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Charles Betley, The Conversation
Charles Betley, The Conversation
April 15 is Tax Day in the U.S., and it is a bitter pill for many.
For state Medicaid plans, though, which pay a heavy price for tobacco-related illnesses, it can be a shot in the arm of sorts. April 15 is also the day when the five largest tobacco companies pay $9 billion dollars to state governments, each and every year, forever, because of a 1998 legal settlement meant to compensate states for the costs of tobacco-related illness such as cancer, emphysema and heart disease. Actual payments made by the tobacco companies vary year to year because of adjustment factors written into the settlement; each of the states’ payments varies as well.
Payments from tobacco companies, as well as tobacco taxes, help to support health care and other services for low-income people served by state Medicaid programs. Even though the federal government supports each state’s Medicaid program by paying at least half the costs, many states have difficulty finding revenues to pay the remaining share.
Determining how much tobacco use costs states’ Medicaid programs puts the payments from tobacco companies into perspective. One estimate found 15% of nationwide Medicaid costs were caused by tobacco use. But such estimates based on national surveys may not account for which tobacco-related diseases are most prevalent in a particular state. How many of the state’s Medicaid participants smoke, and how hospitals and doctors are paid, also affect a state’s Medicaid costs.
The Center for Mississippi Health Policy was interested in estimating the actual costs to Mississippi Medicaid for treating tobacco-related disease. The center wanted a price tag that more accurately reflected the health-related behaviors of people in Mississippi and health care services available in the state. Our team of researchers from The Hilltop Institute at the University of Maryland, Baltimore County (UMBC) conducted the study. We think our study is the first to focus on Medicaid costs using actual state Medicaid data.
Instead of applying estimates of total costs of smoking from national surveys to individual states as previous studies have done, our research assessed how specific, individual smoking-related illnesses create costs for Mississippi. This lets the state better understand how much it differs from nationwide averages for both its total Medicaid costs and the sources of those costs.
First, we reviewed medical literature for studies that identified how tobacco use or exposure changes the risk of acquiring a particular illness. Many studies of how much smoking increases the risk of getting particular diseases have been conducted since the U.S. surgeon general first reported on the health hazards of smoking in 1964. In 2014, the surgeon general summarized many of these studies in a 50th anniversary report.
Some of the diseases we studied, such as prostate cancer, may have many causes in addition to tobacco use. Others, such as lung cancer, are almost always caused by tobacco. Once we found a number specifying how much smoking increased the risk for contracting each disease, we multiplied those risk scores by the percentage of people in Mississippi Medicaid who smoked. That enabled us to estimate what percentage of Mississippi Medicaid spending for each of these diseases was smoking-related. The Mississippi Medicaid program gave us data to determine the cost of each service paid to treat each person with the specific diagnosis.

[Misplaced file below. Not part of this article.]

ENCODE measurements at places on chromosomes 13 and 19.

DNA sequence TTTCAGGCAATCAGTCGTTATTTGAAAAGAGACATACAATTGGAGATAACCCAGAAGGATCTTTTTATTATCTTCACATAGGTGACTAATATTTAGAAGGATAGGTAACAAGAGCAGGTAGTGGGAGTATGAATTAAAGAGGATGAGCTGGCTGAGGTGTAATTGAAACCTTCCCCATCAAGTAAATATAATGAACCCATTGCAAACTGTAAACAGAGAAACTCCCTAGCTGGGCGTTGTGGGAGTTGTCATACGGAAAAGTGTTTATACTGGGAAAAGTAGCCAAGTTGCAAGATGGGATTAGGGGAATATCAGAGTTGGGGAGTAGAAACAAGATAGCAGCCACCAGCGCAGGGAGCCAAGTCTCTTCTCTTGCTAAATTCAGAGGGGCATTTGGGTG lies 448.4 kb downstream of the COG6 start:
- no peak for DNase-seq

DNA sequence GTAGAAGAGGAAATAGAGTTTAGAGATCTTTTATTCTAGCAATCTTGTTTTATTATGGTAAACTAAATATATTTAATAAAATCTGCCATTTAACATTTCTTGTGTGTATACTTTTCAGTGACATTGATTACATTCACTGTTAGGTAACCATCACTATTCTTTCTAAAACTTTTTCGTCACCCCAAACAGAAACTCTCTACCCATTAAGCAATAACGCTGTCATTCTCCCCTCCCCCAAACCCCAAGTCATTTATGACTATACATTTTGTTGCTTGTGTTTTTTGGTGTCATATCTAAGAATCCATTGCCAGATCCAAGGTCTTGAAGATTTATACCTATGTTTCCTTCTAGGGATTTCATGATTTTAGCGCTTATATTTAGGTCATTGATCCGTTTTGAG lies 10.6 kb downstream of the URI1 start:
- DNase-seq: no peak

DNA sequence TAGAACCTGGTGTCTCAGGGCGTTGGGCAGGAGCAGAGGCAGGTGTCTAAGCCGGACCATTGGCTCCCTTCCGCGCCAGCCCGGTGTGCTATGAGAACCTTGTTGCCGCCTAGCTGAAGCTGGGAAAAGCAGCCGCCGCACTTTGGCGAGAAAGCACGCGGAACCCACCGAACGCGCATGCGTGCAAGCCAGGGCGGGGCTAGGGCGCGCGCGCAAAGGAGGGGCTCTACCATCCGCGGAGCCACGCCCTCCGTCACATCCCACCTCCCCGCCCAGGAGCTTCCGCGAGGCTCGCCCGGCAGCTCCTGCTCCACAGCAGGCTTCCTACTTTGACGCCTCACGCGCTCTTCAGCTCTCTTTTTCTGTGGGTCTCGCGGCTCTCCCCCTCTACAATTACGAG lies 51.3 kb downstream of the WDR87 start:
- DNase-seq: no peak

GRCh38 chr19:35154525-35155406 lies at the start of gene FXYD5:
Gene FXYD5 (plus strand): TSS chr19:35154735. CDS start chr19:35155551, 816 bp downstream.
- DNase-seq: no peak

We then adjusted this initial estimate for other factors that were not captured in the Medicaid payment data. We added adjusted costs for prescription drugs that could be used to treat smoking-related conditions. In addition, many Medicaid participants are in nursing homes because of diseases acquired from smoking. So we added the costs of nursing home stays based on residents’ diagnoses and the same risk scores.
Tobacco use can also affect the health of nonsmokers exposed to second-hand smoke. Mississippi had estimated the costs of second-hand smoke using national estimates. We updated those numbers based on relative risk of tobacco-related diseases we found in the more recent data.
In total, we estimated that the cost of tobacco-related illness to Mississippi Medicaid was $388 million in 2016 and $396 million in 2017. This made up about 9% of Mississippi’s annual spending on Medicaid. Our estimates were somewhat lower than the national cost estimates of 15%. We believe this is because Mississippi Medicaid covers large numbers of children and younger adults – a tobacco-related disease may appear only after many years of smoking.
Many Mississippi Medicaid participants may still be too young to be diagnosed with tobacco-related illnesses. Furthermore, our estimates only included diseases with measures of increased risks because of smoking that are presented in the medical literature or the 2014 surgeon general’s report. So, our estimates are relatively conservative.
We believe our study results will help policymakers in Mississippi assess the benefits of policies affecting tobacco. These could include increasing tobacco cessation services, raising the minimum age for buying tobacco products, raising taxes on tobacco products and requiring smoke-free public places. Our approach to estimating costs could also be used by other states to conduct their own analyses of tobacco-related costs to Medicaid to inform their policy choices.
This article first appeared on The Conversation. You can read the original piece here.
Charles Betley is Senior Policy Analyst at University of Maryland, Baltimore County.
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